Propane inventories fell again last week but the average residential price climbed slightly on higher winter heating season use.
Figures released yesterday by the US Energy Information Administration show national propane reserves fell by 200,000 barrels –third consecutive weekly draw.
There are now 59.4 million barrels in storage – the equivalent of 51.6 days’ supply. In contrast there were 64.2 million barrels in storage 12 months ago – the equivalent of 61.7 days’ supply at last year’s consumption rates.
Propane stocks had been building steadily during the summer and autumn months, but winter heating demand is starting to take effect as the weather cools. Strong overseas demand for propane from nations such as China and India has left reserve inventories tracking well be last year’s levels.
Last week’s draw was led by the Gulf Coast region, where inventories fell 400,000 barrels. Gulf Coast reserves are significantly below typical levels for this time of year. But the Midwest regional stocks posted a 200,000 barrel build, while the East Coast and Rocky Mountain/West Coast regional inventories both fell slightly.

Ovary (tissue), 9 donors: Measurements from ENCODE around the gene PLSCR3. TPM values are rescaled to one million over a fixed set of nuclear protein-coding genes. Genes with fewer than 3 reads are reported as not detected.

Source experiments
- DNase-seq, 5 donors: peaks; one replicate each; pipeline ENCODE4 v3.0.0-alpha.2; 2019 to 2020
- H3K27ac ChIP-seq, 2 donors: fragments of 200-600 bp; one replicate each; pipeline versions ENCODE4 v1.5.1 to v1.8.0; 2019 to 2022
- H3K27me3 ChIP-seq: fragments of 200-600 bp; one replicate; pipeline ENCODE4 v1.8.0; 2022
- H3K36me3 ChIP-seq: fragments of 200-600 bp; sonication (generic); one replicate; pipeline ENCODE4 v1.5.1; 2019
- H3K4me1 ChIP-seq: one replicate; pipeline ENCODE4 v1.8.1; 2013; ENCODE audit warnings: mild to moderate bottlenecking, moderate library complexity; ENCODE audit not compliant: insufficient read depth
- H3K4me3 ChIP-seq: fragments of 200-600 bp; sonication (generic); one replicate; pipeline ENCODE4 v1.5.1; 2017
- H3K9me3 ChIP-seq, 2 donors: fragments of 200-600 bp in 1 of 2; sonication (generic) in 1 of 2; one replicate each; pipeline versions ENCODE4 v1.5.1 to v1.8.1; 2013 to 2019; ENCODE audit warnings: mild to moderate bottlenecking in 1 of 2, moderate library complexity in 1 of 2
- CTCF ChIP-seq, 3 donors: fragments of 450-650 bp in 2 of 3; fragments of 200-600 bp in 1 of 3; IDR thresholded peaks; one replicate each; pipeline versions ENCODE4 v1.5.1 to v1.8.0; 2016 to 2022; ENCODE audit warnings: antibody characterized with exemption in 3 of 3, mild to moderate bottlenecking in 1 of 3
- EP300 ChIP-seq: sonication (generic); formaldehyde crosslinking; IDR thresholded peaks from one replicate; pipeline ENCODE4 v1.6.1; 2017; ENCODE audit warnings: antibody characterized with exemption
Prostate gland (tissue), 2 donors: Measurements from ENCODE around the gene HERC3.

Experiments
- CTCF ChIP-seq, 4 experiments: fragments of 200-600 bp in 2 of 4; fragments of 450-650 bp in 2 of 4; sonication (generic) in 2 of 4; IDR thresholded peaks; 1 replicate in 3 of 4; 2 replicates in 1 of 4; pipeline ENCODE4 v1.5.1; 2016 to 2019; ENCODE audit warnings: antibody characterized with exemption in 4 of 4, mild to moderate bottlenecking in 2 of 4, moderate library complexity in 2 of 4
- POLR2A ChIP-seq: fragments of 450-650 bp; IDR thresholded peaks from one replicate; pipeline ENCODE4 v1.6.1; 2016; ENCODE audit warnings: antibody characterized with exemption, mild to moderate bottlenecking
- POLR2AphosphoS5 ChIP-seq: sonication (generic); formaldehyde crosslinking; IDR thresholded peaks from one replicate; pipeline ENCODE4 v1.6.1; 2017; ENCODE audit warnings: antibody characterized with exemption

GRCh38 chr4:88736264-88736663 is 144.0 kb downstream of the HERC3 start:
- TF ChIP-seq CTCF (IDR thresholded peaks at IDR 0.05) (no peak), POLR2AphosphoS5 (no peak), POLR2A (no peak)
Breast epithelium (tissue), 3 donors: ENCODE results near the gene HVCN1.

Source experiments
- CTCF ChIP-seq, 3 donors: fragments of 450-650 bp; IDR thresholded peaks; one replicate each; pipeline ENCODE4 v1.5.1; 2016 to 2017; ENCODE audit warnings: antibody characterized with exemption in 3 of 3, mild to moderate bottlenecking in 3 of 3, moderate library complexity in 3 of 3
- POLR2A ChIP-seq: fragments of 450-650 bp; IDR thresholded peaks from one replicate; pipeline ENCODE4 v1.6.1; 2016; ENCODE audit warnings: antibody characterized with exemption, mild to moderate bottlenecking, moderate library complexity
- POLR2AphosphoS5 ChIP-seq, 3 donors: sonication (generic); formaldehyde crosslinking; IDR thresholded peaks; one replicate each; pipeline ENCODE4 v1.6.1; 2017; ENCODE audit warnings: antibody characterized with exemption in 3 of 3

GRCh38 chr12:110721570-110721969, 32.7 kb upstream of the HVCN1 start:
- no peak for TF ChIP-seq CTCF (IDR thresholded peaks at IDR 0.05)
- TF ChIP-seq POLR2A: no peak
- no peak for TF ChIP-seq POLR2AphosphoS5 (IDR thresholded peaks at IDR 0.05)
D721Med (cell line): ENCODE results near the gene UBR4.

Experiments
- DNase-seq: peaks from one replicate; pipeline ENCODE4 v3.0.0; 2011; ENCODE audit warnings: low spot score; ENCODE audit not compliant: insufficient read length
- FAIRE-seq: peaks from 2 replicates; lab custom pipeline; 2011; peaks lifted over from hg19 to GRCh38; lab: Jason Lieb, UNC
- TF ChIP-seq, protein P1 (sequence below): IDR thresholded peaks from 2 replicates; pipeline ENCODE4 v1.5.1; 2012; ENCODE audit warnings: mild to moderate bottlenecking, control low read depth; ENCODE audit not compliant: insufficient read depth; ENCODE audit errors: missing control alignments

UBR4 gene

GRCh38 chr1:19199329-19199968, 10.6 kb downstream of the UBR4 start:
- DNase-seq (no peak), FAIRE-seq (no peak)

Propylene non-fuel use inventories, which are used to manufacture plastics, accounted for 7 percent of total propane reserves, a figure that has been trending up in recent weeks.
Meanwhile, the average residential propane price increased 1 cent a gallon in the last week. Average prices are now 28 cents higher than they were 12 months ago. Prices increased across all regions.
The data is compiled weekly by the EIA for its State Heating Oil and Propane Program (SHOPP), which measures heating oil and propane prices across 24 states during the October to March heating season.
The EIA predicts average residential propane prices will be 7 percent higher this heating season than they were last winter.